It was a perfect example of an ambitious, well-meaning digital project overreaching itself because privacy had not been incorporated into its design from the outset. The results were dramatic – delays to product development, disenfranchised users, frustrated investors and additional costs in re-architecting the product.
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What should these companies have done?
The two examples above show the consequences of paying insufficient attention to data privacy in sophisticated IT projects. But there is just as much danger to be found in applying the law imprecisely, and restraining the business’ activities unduly. This is why modern IT projects require privacy architects.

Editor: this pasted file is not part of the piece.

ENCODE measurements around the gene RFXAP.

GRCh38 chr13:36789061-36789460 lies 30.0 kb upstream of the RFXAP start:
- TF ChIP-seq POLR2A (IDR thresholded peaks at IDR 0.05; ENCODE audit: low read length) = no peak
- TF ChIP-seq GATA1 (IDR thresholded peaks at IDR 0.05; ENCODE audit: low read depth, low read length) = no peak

These are people who can assess the business objectives of the project and recognise the privacy legislation it is subject to and the requirements they entail. Crucially, this is not just privacy consultancy.
Privacy architects are unusually skilled in both privacy and technology, able to input into the technical aspects of IT projects just as readily as advising on the necessary regulations, meaning privacy by design will not hamper the business’ objectives.
Without such oversight, digital transformation projects run the risk of exposing the business to non-adherence, loss of customer trust and unnecessary expense. Whose project and reputation will be next?